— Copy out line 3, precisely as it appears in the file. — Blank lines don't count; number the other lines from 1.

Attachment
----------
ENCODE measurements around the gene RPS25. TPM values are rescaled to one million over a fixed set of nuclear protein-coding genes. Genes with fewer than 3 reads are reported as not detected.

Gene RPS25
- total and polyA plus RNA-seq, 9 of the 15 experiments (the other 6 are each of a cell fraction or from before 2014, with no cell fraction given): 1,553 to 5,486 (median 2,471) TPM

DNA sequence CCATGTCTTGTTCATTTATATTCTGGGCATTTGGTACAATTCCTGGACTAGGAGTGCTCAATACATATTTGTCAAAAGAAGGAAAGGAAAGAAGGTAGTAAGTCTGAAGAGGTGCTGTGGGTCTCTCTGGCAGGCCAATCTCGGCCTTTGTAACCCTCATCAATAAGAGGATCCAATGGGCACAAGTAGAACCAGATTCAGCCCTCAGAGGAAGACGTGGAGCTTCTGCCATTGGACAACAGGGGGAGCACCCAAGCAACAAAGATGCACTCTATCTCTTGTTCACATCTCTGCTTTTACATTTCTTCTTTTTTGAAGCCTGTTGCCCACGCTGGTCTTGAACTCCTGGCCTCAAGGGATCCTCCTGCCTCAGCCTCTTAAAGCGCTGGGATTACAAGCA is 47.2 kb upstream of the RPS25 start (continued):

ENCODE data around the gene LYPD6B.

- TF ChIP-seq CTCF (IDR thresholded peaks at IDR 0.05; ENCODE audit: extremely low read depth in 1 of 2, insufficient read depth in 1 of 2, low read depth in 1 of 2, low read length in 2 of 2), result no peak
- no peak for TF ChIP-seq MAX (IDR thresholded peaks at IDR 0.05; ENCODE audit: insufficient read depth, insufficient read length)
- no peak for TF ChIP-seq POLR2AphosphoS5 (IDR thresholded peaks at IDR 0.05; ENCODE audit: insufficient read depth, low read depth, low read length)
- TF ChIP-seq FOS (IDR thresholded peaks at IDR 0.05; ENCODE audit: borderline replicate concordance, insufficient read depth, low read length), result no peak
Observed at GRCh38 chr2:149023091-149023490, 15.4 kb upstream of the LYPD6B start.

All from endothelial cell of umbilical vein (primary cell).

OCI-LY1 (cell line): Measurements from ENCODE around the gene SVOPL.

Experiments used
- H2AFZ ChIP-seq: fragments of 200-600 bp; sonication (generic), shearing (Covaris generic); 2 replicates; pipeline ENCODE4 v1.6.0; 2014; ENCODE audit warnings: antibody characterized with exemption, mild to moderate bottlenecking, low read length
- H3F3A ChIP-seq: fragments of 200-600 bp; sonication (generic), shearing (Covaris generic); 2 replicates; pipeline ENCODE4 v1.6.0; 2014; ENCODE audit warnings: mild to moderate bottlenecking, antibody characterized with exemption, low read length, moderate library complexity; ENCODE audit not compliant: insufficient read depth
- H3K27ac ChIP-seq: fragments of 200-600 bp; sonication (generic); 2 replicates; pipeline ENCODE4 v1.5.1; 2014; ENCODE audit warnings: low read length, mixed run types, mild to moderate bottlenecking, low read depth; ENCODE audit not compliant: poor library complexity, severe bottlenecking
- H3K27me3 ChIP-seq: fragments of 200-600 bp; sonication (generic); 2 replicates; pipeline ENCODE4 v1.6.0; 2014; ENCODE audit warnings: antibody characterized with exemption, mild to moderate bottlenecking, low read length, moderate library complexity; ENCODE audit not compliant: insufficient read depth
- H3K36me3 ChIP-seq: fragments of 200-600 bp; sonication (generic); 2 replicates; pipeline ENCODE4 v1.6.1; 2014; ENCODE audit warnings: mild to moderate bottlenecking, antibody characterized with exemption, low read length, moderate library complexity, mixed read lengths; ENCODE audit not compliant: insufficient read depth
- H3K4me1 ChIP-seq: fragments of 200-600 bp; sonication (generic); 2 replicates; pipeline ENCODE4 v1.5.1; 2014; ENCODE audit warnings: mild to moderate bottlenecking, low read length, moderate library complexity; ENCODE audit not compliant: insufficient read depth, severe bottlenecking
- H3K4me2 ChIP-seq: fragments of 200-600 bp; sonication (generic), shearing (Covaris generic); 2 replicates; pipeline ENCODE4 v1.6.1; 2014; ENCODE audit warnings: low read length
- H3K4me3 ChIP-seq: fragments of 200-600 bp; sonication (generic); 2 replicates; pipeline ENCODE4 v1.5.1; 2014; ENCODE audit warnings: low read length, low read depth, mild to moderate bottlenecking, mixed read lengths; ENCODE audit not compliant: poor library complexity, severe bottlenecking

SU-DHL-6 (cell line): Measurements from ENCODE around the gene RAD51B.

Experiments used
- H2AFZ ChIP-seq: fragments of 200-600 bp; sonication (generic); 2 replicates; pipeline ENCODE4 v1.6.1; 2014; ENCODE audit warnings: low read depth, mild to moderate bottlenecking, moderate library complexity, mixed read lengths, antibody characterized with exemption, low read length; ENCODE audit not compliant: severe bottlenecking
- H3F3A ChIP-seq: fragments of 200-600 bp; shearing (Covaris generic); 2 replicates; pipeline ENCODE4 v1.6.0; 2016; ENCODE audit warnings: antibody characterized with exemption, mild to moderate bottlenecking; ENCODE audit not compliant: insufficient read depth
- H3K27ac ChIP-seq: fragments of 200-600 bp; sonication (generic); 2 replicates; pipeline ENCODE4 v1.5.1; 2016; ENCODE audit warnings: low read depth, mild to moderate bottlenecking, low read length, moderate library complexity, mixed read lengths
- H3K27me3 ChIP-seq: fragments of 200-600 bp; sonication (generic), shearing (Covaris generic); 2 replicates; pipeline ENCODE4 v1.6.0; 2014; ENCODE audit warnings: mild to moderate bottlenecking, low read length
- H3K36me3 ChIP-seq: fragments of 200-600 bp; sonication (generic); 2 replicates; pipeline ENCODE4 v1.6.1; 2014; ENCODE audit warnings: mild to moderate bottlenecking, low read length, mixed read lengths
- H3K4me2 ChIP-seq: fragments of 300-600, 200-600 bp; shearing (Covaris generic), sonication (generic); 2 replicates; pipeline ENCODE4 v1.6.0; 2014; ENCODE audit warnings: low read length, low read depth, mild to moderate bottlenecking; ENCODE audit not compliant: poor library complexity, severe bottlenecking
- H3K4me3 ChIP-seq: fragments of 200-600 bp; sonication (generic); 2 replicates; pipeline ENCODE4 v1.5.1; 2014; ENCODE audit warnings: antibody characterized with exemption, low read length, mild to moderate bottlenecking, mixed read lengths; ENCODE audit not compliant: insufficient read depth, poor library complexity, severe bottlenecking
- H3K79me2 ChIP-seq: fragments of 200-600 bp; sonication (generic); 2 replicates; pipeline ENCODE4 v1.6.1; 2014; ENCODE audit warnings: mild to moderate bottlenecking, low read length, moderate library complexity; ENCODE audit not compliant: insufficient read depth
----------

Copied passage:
- total and polyA plus RNA-seq, 9 of the 15 experiments (the other 6 are each of a cell fraction or from before 2014, with no cell fraction given): 1,553 to 5,486 (median 2,471) TPM